Gone are the days of putting your clips and trailers on bulky and expensive beta tapes. Most festivals and broadcast/online outlets just require a digital file, preferably in HD that you can e-mail, post on your website or share via file transfer websites. Just like with photos, a couple clips of key scenes that convey your story and tone are all you really need. Clips should only be about 30-45 seconds long. Trailers are nice, but they’re not terribly necessary at this point. If your film gets acquired, they’re just going to cut a new trailer and the process can be rather pricey. Usually broadcast outlets aren’t going to show festival film trailers, unless there are huge stars involved. There are some online outlets that may run your trailer, but again, don’t break your back over this. If you do decide to do a trailer, just make sure it’s no longer than a minute and a half and it should be well-edited and tell your story without giving everything away.
Production notes are really handy for journalists to refer to when prepping for interviews with you or your talent, or to fact check when they’re writing reviews or stories on your film. These notes do not need to be 35 pages long. Keep them sweet, short and simple. Include a log-line (1 line), short synopsis (2-3 lines), long synopsis (2-3 paragraphs)—these also help the festival staff when they’re putting together their materials. You’ll want to include short bios (1-2 paragraphs) on yourself, key crew and cast. A director’s statement is always nice, but not necessary. This should be 1-3 paragraphs and can explain your reason for making your film, explain controversial elements behind the film, the style you chose, etc. Don’t include reviews and interviews from other publications in your production notes because journalists don’t need to see other people’s work in your notes. A full list of credits is also essential as film critics need to include this information when they file their review. If they don’t have the full credits, this sometimes prevents them from actually filing a review of your film!
Posters are lovely to have as a souvenir, but not necessary for publicizing your film at a festival. The festival will ask you for these because they’ll sometimes display them for a day or two at the theater venue or in their filmmaker lounge, but that’s about all they use them for. Posters are expensive to make, so if you’re on a budget, this is the thing to cut. Maybe opt for some creative hand-out material with your screening schedule on it if you’re on a budget and are really keen on printed material. A small postcard is easy to hand out to people you meet. Some filmmakers get even more creative and hand out matchbooks, coasters, buttons and more to go along with the theme of their film. But again, all of these things are just fun add-ons if you’ve got the money for them.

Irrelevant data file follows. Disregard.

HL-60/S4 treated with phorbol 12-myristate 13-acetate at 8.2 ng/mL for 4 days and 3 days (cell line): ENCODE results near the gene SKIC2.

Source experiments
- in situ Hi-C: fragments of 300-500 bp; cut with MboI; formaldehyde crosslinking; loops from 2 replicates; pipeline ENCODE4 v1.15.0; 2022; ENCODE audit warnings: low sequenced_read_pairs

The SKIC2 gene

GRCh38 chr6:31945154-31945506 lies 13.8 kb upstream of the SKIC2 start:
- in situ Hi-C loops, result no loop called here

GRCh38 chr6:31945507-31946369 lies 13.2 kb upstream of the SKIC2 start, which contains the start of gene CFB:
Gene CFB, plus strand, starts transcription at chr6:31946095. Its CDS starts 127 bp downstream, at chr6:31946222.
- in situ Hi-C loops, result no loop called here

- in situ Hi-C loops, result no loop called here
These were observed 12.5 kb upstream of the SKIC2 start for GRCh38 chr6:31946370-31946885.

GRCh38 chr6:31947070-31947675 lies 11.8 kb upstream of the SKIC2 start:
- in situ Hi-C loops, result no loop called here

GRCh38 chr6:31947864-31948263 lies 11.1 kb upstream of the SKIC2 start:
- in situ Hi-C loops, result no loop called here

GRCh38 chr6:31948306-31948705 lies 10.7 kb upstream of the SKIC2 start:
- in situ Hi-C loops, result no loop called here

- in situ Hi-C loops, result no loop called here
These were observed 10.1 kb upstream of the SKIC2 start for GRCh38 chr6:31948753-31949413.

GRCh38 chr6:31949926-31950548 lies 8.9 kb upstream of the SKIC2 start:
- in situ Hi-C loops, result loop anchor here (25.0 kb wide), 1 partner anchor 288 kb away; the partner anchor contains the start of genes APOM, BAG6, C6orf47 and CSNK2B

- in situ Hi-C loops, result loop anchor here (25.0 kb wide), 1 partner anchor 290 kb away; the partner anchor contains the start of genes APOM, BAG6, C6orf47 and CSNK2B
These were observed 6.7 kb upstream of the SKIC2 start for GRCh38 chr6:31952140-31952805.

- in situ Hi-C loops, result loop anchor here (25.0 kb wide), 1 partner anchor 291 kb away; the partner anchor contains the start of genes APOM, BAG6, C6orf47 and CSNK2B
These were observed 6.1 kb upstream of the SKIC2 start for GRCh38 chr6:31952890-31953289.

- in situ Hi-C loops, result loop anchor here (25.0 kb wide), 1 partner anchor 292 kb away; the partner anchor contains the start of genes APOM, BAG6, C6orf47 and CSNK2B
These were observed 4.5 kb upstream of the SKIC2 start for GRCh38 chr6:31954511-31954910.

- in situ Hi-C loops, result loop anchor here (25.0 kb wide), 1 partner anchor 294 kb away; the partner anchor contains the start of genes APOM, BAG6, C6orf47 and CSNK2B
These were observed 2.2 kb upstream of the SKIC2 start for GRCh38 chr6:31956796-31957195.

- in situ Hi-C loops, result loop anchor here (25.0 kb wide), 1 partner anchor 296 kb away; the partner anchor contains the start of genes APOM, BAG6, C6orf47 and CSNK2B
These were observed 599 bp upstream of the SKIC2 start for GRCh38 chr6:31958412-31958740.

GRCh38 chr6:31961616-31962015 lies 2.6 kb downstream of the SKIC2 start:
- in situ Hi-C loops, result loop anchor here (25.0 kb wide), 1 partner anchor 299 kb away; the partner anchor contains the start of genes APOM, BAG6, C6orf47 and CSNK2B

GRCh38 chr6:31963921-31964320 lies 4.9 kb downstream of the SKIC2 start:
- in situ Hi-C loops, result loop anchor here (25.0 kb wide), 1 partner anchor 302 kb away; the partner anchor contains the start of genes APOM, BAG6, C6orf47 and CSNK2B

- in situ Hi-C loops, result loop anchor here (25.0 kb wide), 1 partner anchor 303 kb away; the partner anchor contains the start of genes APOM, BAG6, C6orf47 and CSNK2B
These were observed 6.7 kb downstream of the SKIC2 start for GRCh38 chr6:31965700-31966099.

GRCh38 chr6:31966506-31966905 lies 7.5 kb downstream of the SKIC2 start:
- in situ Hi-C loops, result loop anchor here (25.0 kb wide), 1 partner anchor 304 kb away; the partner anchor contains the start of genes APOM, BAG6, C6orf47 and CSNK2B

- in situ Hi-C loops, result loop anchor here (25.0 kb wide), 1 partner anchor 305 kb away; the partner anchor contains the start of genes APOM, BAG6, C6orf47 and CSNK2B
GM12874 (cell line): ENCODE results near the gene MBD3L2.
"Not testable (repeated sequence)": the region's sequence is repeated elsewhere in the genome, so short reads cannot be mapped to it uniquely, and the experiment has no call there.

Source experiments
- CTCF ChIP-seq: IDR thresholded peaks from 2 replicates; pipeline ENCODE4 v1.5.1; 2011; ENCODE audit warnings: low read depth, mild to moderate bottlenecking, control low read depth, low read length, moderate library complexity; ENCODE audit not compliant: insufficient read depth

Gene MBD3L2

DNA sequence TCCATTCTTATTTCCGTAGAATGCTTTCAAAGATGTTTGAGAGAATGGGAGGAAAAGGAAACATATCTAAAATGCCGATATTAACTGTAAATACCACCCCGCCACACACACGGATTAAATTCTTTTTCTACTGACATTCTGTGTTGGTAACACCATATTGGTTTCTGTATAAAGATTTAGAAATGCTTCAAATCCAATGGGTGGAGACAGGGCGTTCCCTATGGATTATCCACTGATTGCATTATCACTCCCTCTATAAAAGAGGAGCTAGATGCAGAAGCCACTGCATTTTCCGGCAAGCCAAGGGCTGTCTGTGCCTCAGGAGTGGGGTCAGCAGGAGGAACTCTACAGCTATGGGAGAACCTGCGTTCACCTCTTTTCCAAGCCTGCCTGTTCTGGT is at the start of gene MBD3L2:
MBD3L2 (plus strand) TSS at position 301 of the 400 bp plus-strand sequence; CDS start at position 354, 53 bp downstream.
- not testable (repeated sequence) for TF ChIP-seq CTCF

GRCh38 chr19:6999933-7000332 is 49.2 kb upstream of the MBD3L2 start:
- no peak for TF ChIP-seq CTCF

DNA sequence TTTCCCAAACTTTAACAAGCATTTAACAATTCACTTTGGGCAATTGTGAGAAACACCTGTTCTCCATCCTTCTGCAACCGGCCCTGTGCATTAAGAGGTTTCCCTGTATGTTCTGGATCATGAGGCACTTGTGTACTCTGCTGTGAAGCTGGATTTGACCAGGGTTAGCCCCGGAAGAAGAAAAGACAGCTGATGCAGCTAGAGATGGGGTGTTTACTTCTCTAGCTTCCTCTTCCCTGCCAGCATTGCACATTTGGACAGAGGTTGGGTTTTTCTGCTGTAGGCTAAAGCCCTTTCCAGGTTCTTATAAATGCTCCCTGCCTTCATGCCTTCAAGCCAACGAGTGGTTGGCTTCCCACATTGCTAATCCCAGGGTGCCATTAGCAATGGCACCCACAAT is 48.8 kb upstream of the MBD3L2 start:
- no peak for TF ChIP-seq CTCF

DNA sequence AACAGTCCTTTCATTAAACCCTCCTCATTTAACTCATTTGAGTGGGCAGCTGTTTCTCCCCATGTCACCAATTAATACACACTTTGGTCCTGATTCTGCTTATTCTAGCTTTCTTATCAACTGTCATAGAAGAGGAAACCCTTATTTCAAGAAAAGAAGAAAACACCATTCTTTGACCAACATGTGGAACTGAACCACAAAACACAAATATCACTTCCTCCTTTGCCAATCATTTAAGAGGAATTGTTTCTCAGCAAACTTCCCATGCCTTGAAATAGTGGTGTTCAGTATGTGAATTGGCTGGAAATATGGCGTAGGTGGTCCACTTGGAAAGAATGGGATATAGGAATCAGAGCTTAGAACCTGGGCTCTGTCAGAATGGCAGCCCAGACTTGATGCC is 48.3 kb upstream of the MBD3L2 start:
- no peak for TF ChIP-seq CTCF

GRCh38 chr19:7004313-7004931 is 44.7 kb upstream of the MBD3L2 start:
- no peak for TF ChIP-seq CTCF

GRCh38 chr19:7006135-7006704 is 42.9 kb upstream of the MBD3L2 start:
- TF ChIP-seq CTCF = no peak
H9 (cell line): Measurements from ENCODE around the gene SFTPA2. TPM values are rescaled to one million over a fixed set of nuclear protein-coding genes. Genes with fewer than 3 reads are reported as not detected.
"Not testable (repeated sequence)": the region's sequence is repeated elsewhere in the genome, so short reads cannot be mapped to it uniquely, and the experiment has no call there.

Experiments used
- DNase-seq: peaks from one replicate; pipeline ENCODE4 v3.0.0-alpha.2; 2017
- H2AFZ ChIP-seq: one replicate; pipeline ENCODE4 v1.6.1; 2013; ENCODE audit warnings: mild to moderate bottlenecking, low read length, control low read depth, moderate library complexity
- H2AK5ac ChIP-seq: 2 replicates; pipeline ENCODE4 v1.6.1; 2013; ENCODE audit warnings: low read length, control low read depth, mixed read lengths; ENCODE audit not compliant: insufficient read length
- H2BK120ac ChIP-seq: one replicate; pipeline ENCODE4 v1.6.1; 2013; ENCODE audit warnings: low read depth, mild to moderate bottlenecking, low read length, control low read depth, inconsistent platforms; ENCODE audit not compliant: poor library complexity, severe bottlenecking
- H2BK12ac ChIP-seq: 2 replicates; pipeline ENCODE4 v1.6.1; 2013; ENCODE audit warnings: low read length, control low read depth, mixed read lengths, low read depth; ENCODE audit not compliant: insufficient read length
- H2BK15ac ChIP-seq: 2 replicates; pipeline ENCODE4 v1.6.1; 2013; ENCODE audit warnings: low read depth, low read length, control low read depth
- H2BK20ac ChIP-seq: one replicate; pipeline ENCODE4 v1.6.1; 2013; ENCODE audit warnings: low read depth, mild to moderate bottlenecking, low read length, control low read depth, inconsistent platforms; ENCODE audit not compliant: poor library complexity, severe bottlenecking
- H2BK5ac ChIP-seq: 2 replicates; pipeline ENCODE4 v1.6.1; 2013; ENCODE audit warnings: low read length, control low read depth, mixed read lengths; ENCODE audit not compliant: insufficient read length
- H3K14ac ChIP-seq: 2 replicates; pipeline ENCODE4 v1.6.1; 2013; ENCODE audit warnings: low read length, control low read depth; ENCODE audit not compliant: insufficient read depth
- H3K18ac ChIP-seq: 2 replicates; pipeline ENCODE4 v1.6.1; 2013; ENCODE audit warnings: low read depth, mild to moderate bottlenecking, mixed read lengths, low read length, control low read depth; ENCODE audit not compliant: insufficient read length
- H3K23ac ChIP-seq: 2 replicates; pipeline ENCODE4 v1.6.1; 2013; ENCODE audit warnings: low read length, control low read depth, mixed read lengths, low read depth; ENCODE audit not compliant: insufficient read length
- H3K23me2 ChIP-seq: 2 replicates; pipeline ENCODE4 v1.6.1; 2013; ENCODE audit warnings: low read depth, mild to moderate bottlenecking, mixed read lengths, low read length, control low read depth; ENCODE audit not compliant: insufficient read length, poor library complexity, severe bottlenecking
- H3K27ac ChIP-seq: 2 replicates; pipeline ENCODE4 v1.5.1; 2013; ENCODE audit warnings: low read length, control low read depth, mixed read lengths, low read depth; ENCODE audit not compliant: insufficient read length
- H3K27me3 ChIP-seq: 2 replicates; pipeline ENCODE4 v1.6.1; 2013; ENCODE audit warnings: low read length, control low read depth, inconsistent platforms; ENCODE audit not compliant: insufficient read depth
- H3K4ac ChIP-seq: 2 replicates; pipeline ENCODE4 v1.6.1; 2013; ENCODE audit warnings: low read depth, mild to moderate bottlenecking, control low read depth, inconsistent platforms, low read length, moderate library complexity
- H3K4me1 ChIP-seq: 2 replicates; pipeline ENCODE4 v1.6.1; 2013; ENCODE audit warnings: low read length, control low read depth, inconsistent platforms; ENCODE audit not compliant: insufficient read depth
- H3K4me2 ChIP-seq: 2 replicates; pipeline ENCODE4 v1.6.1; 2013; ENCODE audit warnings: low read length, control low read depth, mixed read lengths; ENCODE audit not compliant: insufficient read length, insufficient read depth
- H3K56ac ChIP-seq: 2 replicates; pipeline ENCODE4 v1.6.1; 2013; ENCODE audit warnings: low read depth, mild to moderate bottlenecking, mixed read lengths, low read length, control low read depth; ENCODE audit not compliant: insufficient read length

If you start getting interview requests and screener requests (see paragraph about screeners) before the festival begins, hold off on setting these up until you’ve hired a publicist or put a PR strategy in place. The last thing a publicist wants is to come on board a film and find out you’ve set up a bunch of interviews without them. Or egads! Set it with someone they know could potentially attack your film or not fit in line with the strategy.
Don’t hire a publicist if you haven’t gotten into a film festival or have a theatrical/digital release. They’re more than happy to take your money, but you won’t get a return on their services if you’re not actually screening your film anywhere. So many filmmakers think they need to hire a publicist as soon as the film is done, but you’ll just be spending dollars that can be used more effectively once you secure that festival slot. You should aim to hire your publicist within 1-2 months of your festival screening, but start asking your sales agent, friends and fellow filmmakers for recommendations and put together your wish list early. Once you find out you’re in a festival, you can start making the calls to these publicists and set up meetings. These meetings are kind of like a first date or a dance—you need to find out if you like each other, can work together and they can execute the proper strategy for your film. They should obviously like your movie, but they should also have a strategy and be able to openly talk with you about potential negative reactions that could result from the press and industry, weaknesses in your film and how to navigate those, and be able to work closely with your sales agent (their strategies need to align). In some cases, the publicist is really there to support the sales agent, and having one who understands distributors is also helpful. Having a cheerleader isn’t enough—that’s what your parents are for. Your publicist should have a plan, know the press attending and be able to strategically execute that plan. For festivals like Sundance, Toronto, Cannes and SXSW, the price you pay will be higher because it needs to cover room and board for the publicist. Expect to pay anywhere from $7-12K. Believe it or not, the costs for sending a team of publicists to these festivals ends up breaking even for them. They’re working on your film because they’re passionate about you and your work. For festivals like the Los Angeles Film Fest, AFI, New York Film Fest and Tribeca, there are tons of locally based publicists in entertainment, so you have a wealth of people to choose from. If you’re playing in LA, select a LA-based publicist and in New York, New York. Why? So you don’t have to pay more for their travel. PLUS, they’re going to be a lot more familiar with the local press attending that festival. Expect to pay $3-7K for these festivals.